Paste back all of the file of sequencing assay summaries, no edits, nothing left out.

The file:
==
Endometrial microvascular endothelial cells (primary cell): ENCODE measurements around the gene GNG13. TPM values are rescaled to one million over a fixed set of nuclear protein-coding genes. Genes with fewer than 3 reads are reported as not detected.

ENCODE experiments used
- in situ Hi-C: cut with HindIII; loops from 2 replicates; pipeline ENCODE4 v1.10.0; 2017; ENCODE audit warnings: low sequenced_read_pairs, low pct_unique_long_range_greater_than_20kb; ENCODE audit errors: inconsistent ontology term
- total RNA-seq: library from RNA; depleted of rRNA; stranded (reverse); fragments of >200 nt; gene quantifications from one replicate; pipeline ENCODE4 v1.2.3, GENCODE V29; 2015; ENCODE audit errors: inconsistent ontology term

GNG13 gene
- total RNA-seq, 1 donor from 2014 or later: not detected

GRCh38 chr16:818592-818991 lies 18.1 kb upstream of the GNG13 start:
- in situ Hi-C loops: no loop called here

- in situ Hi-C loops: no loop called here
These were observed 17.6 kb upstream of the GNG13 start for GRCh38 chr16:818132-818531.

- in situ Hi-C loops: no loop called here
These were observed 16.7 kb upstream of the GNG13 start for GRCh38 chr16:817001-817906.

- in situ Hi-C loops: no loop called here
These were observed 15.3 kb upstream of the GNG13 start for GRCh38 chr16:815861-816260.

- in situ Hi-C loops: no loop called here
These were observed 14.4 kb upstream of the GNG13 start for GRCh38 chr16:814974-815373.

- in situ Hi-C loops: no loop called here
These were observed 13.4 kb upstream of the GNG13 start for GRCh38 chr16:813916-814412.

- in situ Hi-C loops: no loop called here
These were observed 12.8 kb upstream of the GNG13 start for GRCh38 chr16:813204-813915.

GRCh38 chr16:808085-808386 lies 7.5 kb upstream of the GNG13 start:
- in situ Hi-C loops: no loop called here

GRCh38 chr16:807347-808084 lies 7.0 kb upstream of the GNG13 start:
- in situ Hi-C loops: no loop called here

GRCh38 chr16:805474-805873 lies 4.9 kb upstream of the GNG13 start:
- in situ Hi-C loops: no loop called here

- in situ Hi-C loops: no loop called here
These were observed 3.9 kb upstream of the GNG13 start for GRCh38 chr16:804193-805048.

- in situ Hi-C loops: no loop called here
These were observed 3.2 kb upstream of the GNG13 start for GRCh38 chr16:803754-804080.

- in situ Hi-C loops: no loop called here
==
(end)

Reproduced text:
Endometrial microvascular endothelial cells (primary cell): ENCODE measurements around the gene GNG13. TPM values are rescaled to one million over a fixed set of nuclear protein-coding genes. Genes with fewer than 3 reads are reported as not detected.

ENCODE experiments used
- in situ Hi-C: cut with HindIII; loops from 2 replicates; pipeline ENCODE4 v1.10.0; 2017; ENCODE audit warnings: low sequenced_read_pairs, low pct_unique_long_range_greater_than_20kb; ENCODE audit errors: inconsistent ontology term
- total RNA-seq: library from RNA; depleted of rRNA; stranded (reverse); fragments of >200 nt; gene quantifications from one replicate; pipeline ENCODE4 v1.2.3, GENCODE V29; 2015; ENCODE audit errors: inconsistent ontology term

GNG13 gene
- total RNA-seq, 1 donor from 2014 or later: not detected

GRCh38 chr16:818592-818991 lies 18.1 kb upstream of the GNG13 start:
- in situ Hi-C loops: no loop called here

- in situ Hi-C loops: no loop called here
These were observed 17.6 kb upstream of the GNG13 start for GRCh38 chr16:818132-818531.

- in situ Hi-C loops: no loop called here
These were observed 16.7 kb upstream of the GNG13 start for GRCh38 chr16:817001-817906.

- in situ Hi-C loops: no loop called here
These were observed 15.3 kb upstream of the GNG13 start for GRCh38 chr16:815861-816260.

- in situ Hi-C loops: no loop called here
These were observed 14.4 kb upstream of the GNG13 start for GRCh38 chr16:814974-815373.

- in situ Hi-C loops: no loop called here
These were observed 13.4 kb upstream of the GNG13 start for GRCh38 chr16:813916-814412.

- in situ Hi-C loops: no loop called here
These were observed 12.8 kb upstream of the GNG13 start for GRCh38 chr16:813204-813915.

GRCh38 chr16:808085-808386 lies 7.5 kb upstream of the GNG13 start:
- in situ Hi-C loops: no loop called here

GRCh38 chr16:807347-808084 lies 7.0 kb upstream of the GNG13 start:
- in situ Hi-C loops: no loop called here

GRCh38 chr16:805474-805873 lies 4.9 kb upstream of the GNG13 start:
- in situ Hi-C loops: no loop called here

- in situ Hi-C loops: no loop called here
These were observed 3.9 kb upstream of the GNG13 start for GRCh38 chr16:804193-805048.

- in situ Hi-C loops: no loop called here
These were observed 3.2 kb upstream of the GNG13 start for GRCh38 chr16:803754-804080.

- in situ Hi-C loops: no loop called here